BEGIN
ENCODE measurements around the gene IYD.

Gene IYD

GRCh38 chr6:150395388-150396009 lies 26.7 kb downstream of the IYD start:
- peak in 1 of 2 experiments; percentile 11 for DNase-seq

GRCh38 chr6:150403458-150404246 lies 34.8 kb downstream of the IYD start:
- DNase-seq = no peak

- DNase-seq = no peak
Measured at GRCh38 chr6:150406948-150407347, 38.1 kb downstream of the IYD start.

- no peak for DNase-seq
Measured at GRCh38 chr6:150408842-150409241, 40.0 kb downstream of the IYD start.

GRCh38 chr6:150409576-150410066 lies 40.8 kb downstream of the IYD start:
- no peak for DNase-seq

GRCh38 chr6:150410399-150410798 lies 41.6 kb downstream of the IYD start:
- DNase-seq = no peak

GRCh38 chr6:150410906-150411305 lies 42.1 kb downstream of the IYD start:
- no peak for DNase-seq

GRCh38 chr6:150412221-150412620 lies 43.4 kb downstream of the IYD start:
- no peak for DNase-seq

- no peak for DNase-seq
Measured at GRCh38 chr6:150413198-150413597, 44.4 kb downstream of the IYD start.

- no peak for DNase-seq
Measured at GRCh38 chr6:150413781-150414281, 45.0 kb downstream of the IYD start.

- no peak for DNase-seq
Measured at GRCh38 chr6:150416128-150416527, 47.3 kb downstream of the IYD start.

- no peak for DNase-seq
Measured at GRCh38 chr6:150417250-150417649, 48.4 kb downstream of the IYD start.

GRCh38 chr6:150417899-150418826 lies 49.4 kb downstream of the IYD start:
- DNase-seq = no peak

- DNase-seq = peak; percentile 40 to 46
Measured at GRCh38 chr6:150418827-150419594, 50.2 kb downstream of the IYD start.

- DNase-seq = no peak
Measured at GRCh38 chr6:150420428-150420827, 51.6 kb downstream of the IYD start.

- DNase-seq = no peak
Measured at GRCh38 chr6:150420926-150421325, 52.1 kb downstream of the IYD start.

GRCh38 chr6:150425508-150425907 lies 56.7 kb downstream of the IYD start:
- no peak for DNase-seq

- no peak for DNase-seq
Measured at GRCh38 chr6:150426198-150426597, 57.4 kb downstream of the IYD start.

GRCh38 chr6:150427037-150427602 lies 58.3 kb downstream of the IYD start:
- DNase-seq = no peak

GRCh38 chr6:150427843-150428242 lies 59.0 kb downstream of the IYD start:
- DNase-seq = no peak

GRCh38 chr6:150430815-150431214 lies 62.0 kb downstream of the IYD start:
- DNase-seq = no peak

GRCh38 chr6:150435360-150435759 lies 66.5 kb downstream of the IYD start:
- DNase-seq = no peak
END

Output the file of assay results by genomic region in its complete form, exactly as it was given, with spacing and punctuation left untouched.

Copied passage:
ENCODE measurements around the gene IYD.

Gene IYD

GRCh38 chr6:150395388-150396009 lies 26.7 kb downstream of the IYD start:
- peak in 1 of 2 experiments; percentile 11 for DNase-seq

GRCh38 chr6:150403458-150404246 lies 34.8 kb downstream of the IYD start:
- DNase-seq = no peak

- DNase-seq = no peak
Measured at GRCh38 chr6:150406948-150407347, 38.1 kb downstream of the IYD start.

- no peak for DNase-seq
Measured at GRCh38 chr6:150408842-150409241, 40.0 kb downstream of the IYD start.

GRCh38 chr6:150409576-150410066 lies 40.8 kb downstream of the IYD start:
- no peak for DNase-seq

GRCh38 chr6:150410399-150410798 lies 41.6 kb downstream of the IYD start:
- DNase-seq = no peak

GRCh38 chr6:150410906-150411305 lies 42.1 kb downstream of the IYD start:
- no peak for DNase-seq

GRCh38 chr6:150412221-150412620 lies 43.4 kb downstream of the IYD start:
- no peak for DNase-seq

- no peak for DNase-seq
Measured at GRCh38 chr6:150413198-150413597, 44.4 kb downstream of the IYD start.

- no peak for DNase-seq
Measured at GRCh38 chr6:150413781-150414281, 45.0 kb downstream of the IYD start.

- no peak for DNase-seq
Measured at GRCh38 chr6:150416128-150416527, 47.3 kb downstream of the IYD start.

- no peak for DNase-seq
Measured at GRCh38 chr6:150417250-150417649, 48.4 kb downstream of the IYD start.

GRCh38 chr6:150417899-150418826 lies 49.4 kb downstream of the IYD start:
- DNase-seq = no peak

- DNase-seq = peak; percentile 40 to 46
Measured at GRCh38 chr6:150418827-150419594, 50.2 kb downstream of the IYD start.

- DNase-seq = no peak
Measured at GRCh38 chr6:150420428-150420827, 51.6 kb downstream of the IYD start.

- DNase-seq = no peak
Measured at GRCh38 chr6:150420926-150421325, 52.1 kb downstream of the IYD start.

GRCh38 chr6:150425508-150425907 lies 56.7 kb downstream of the IYD start:
- no peak for DNase-seq

- no peak for DNase-seq
Measured at GRCh38 chr6:150426198-150426597, 57.4 kb downstream of the IYD start.

GRCh38 chr6:150427037-150427602 lies 58.3 kb downstream of the IYD start:
- DNase-seq = no peak

GRCh38 chr6:150427843-150428242 lies 59.0 kb downstream of the IYD start:
- DNase-seq = no peak

GRCh38 chr6:150430815-150431214 lies 62.0 kb downstream of the IYD start:
- DNase-seq = no peak

GRCh38 chr6:150435360-150435759 lies 66.5 kb downstream of the IYD start:
- DNase-seq = no peak